LIGHTHOUSE: Next up was Lighthouse Community Church from Des Moines, Iowa. This group of 12 did the work of 60 the week they were here. 27 beds were made and delivered to our newest students in Llamado Eterno. Since this church has begun coming to Honduras four years ago, they have made over 100 beds and every single one of our children at school has a bed to sleep on! Beyond this, the team visited three public schools with gifts and encouragement for the teachers, held several high energy children's events, and spent valuable time with their sponsored children.
HILLSIDE: The most anticipated trip is always from our home church, Hillside Community of Fort Worth, Texas. This year we had a small group of only 42 people... haha jk. The Gringo invasion flooded the city of Danlí with positive energy, infectious joy, and the unconditional love of Christ. We put them to work (as we love to do!) in several construction projects for the church and the Estancia school for needy, children and youth events in four impoverished communities, and door to door evangelism. They passed out 150 food bags, made a basketball court, repaired desks, poured the foundation for the addition at the church, and shared the gospel with hundreds and hundreds of children.
As I said, we love mission trips! These weeks seem to fly by, but they leave an eternal impact behind them. We are incredibly grateful for every person who came down and look forward to many, many more trips.
Two years ago, EEI began a relationship with Double Hope School and Orphanage in Uganda. Our partner church, Lighthouse, has had a heart to help this beautiful ministry for some time and turned to us for help in starting a child sponsorship program there. After visiting Uganda, building a relationship with Pastor Julius who runs the school, orphanage and church, and working on processes for child applications, profiles, and financial reporting, we have officially begun with THREE SPONSORED CHILDREN IN UGANDA! As I put together the profiles of the three beautiful children, I was overwhelmed with a sense of, once again, wow... God's plans for us are truly more than we ever could have imagined or hoped for!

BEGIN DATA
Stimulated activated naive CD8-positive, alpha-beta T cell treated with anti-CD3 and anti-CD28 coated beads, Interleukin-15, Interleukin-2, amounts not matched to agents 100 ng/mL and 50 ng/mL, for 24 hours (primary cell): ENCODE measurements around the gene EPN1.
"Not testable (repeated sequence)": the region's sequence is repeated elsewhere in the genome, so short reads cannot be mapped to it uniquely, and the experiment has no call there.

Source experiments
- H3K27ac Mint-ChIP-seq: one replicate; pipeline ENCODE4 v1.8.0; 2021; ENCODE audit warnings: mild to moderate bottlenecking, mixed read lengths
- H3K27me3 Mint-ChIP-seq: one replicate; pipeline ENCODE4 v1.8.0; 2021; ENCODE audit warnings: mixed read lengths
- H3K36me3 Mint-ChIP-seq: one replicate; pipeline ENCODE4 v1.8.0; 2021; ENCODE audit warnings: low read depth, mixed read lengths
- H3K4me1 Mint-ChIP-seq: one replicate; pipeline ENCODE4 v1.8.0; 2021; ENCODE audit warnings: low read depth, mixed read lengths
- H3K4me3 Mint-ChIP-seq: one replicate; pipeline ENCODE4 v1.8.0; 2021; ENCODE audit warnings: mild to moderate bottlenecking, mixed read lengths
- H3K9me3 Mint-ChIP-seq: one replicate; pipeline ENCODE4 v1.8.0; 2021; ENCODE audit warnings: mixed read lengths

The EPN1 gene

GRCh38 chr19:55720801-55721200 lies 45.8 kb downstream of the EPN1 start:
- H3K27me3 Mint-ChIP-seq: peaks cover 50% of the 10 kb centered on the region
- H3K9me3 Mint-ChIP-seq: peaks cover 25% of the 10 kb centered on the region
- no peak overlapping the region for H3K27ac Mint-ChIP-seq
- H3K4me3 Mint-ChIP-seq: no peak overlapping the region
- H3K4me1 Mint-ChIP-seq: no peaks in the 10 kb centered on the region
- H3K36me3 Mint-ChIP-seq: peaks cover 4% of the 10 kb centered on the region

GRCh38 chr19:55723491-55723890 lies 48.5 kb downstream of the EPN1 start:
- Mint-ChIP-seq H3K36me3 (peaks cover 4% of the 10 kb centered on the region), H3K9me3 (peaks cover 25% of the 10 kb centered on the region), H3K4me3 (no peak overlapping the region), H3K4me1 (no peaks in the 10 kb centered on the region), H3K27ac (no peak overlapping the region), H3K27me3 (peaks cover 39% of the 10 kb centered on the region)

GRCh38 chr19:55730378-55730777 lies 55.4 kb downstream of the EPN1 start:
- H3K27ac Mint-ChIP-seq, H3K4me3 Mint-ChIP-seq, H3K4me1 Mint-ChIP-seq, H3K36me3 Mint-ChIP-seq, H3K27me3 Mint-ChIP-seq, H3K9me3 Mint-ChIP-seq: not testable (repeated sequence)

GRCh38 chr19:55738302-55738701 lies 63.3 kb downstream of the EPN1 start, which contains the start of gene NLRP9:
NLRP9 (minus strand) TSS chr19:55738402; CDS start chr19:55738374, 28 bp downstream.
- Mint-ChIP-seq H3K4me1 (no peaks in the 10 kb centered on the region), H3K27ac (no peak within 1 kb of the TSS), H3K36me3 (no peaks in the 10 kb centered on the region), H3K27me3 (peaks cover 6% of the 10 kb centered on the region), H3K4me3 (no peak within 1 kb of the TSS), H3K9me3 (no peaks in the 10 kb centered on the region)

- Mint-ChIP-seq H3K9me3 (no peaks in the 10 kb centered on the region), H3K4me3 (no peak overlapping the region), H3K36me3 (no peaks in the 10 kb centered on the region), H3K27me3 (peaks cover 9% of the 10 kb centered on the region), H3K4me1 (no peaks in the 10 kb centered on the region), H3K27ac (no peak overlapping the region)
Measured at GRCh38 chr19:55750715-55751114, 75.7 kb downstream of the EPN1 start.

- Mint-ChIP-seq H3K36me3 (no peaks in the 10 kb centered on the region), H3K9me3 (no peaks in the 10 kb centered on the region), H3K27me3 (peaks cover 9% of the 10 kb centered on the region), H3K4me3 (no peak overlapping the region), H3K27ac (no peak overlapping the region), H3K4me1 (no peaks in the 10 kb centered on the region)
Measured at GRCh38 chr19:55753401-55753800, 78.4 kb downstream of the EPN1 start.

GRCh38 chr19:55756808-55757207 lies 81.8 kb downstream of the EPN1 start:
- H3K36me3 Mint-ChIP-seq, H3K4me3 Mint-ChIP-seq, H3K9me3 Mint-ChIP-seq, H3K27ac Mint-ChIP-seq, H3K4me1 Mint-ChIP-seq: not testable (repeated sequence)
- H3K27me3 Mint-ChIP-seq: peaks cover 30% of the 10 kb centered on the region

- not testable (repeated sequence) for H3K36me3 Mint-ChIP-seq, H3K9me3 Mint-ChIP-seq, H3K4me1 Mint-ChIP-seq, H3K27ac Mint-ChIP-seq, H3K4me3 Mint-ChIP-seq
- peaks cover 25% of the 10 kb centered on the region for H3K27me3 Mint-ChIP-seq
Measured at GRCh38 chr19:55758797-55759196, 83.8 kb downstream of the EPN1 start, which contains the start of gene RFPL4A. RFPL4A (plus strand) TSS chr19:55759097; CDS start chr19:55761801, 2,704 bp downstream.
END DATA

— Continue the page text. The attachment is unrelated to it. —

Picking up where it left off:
You can imagine that all these trips leave little time to dedicate to anything else, but our normal lives, responsibilities, and ministries aren't put on hold during mission trip season.Thankfully, God has brought many new, hard-working leaders to the school and church that have been instrumental in keeping everything up and running. The school, the scholarships, the youth group, and Sunday School ministries continue to grow in number and quality.
Our kids are in the middle of their third quarter of school and the school year will be finishing before we know it. Our youth group has been focusing on building up small groups in the communities around the city and now has five strong groups meeting every other Sunday. Sunday School has grown to over 200 children who are fed by both the word of God and a group of women who prepare a yummy lunch for all the kids.
Our little family is doing well. Lucia is potty-trained (seriously a miracle of God)! She is growing fast and speaking fluent "Spanglish." She was a more active part of these trips and it filled our hearts as parents to see our little one working as a mini-missionary.
Many of you have requested that we be a little more specific in our prayer requests and we deeply appreciate your willingness to intercede on our behalf. We need it!
"For I am about to do something new.
Sean and Whitney Warner have been missionaries for Empowering Education International in Danlí, Honduras since 2013. They have one daughter, Lucia, who was born in Honduras in 2017.